Similarly to Article V(2) of the New York Convention, Article 5(1)(b)(i) permits a competent authority to deny granting relief if the mediated settlement agreement is ‘null and void, inoperative or incapable of being performed’. This language is broad enough to encompass various contract law concepts, including fraud, misrepresentation, duress and undue influence. Again, this represents potential for a party to resist the enforcement of any mediated settlement agreement.

Secondly, there are two additional grounds for refusing to grant relief is set out in Article 5(2). These grounds are concerned with public policy considerations and may be raised sua ponte by a competent authority.

Looking forward

The New York Convention is regarded as one of the most successful single instruments adopted by UNCITRAL and has been one of the key drivers behind the success of international arbitration.

Now, 60 years on, a new contender has arrived. Despite its limitations, the Singapore Mediation Convention has great potential to expand the resolution of international disputes. Whether or not it will live up to this expectation will depend on whether a critical mass of countries choose to ratify the Singapore Mediation Convention, creating momentum for its use and recognition.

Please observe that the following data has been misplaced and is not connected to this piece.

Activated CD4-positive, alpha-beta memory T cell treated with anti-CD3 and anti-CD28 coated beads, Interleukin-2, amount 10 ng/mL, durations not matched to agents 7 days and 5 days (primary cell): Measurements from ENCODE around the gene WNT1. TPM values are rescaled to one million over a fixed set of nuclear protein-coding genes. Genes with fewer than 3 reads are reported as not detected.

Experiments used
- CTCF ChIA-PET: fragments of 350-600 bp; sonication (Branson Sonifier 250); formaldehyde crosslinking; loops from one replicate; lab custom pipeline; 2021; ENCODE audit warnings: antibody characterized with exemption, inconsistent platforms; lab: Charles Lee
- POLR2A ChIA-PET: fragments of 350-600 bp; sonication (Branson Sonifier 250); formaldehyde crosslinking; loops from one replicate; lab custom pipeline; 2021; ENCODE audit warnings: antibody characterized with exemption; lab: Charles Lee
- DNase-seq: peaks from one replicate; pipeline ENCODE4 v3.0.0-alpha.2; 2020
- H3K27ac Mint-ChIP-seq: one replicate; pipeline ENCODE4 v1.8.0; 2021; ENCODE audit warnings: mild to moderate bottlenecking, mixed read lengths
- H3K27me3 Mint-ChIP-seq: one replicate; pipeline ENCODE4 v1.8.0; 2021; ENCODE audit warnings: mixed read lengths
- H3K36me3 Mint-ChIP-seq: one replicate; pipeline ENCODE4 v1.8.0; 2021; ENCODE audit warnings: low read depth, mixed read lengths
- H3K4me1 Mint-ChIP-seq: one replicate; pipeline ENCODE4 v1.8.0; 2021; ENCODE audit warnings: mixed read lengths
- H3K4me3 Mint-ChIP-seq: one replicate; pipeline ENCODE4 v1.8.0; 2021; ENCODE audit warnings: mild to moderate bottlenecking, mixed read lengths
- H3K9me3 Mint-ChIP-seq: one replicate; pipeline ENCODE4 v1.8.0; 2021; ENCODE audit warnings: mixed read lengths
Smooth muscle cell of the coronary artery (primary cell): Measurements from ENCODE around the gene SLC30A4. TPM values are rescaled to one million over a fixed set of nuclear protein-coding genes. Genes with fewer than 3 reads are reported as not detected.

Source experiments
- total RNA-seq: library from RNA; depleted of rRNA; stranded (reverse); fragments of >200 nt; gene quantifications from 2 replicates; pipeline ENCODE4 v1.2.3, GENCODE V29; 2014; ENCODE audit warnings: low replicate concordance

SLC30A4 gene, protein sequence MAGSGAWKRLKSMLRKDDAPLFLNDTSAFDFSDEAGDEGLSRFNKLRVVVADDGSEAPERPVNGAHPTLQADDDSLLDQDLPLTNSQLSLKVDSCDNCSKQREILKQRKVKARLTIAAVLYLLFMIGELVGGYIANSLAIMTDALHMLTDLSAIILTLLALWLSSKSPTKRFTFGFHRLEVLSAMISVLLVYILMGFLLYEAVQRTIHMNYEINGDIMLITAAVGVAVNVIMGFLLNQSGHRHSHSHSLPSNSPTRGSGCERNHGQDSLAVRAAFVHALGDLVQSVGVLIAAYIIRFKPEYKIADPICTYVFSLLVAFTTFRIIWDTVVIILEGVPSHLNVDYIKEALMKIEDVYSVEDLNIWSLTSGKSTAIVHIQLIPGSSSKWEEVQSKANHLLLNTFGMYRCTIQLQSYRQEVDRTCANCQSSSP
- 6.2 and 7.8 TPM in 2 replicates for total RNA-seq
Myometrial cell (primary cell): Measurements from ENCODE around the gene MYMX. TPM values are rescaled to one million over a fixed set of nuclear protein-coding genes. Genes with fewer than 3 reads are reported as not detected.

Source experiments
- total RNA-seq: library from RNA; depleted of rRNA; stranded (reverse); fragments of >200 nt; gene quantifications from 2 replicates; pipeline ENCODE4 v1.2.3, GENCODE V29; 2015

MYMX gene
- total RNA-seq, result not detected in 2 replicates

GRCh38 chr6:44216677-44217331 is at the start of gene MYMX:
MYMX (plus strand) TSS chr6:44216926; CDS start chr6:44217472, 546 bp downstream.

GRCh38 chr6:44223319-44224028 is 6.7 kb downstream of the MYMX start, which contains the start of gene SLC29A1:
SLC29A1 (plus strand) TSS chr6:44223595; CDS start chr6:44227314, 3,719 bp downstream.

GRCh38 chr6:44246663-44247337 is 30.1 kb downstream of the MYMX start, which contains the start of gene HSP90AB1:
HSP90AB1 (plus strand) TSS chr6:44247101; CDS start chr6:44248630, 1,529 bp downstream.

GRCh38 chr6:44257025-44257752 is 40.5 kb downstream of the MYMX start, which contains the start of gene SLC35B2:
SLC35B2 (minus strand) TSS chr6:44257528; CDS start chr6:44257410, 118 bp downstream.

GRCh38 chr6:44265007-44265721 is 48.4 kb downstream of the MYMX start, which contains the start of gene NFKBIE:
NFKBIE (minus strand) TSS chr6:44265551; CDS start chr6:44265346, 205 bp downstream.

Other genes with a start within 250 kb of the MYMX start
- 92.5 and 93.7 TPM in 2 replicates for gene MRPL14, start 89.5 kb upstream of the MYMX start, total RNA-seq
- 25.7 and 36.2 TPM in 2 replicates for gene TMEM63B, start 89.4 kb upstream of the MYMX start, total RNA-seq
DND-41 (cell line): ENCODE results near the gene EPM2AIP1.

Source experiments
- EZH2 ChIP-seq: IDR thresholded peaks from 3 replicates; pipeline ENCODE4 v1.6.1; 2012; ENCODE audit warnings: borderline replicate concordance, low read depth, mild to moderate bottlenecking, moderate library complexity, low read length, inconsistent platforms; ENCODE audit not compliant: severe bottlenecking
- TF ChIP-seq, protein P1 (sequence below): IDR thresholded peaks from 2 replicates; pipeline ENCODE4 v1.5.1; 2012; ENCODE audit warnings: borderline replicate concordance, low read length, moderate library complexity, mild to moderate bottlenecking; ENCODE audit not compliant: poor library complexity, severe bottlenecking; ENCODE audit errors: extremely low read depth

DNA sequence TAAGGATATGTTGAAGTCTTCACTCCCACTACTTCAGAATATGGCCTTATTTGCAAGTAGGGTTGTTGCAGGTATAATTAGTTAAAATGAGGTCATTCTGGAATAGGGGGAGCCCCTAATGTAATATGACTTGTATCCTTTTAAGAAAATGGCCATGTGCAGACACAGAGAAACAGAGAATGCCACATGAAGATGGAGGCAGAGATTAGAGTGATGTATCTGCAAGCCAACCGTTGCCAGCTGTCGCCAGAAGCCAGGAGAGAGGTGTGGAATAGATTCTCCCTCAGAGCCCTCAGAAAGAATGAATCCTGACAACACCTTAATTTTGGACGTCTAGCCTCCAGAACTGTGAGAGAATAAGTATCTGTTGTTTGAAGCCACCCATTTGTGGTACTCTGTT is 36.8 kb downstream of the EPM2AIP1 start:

While only time will tell, Australia is very likely to be a key supporter given it is not only a member of the UNCITRAL Working Group responsible for the intense deliberations, but was also elected as its Rapporteur.

[1] This issue was recognised in the Global Pound Conference Series Report dated 19 December 2016 at pp 77-79.

[2] The Convention on the Recognition and Enforcement of Foreign Arbitration Awards (1958) has been regarded as a highly successful means of managing international controversies. As at the date of this publication, there are 159 state parties to the convention.

[3] The Hague Convention allows parties to take advantage of any more favourable enforcement regime available under another treaty. Further, Singapore Mediation Convention Article 7.

[4] The Hague Convention only applies where there is an exclusive jurisdiction clause: Hague Convention Article 1.

[5] It is worth noting that the Singapore Mediation Convention does not go on to qualify what may constitute: an ‘incapacity’ by one party, a ‘serious breach’ by the mediator or the meaning of ‘undue influence’.

[6] See generally Codelfa Construction Pty Ltd v State Rail Authority of NSW (1982) 149 CLR 337.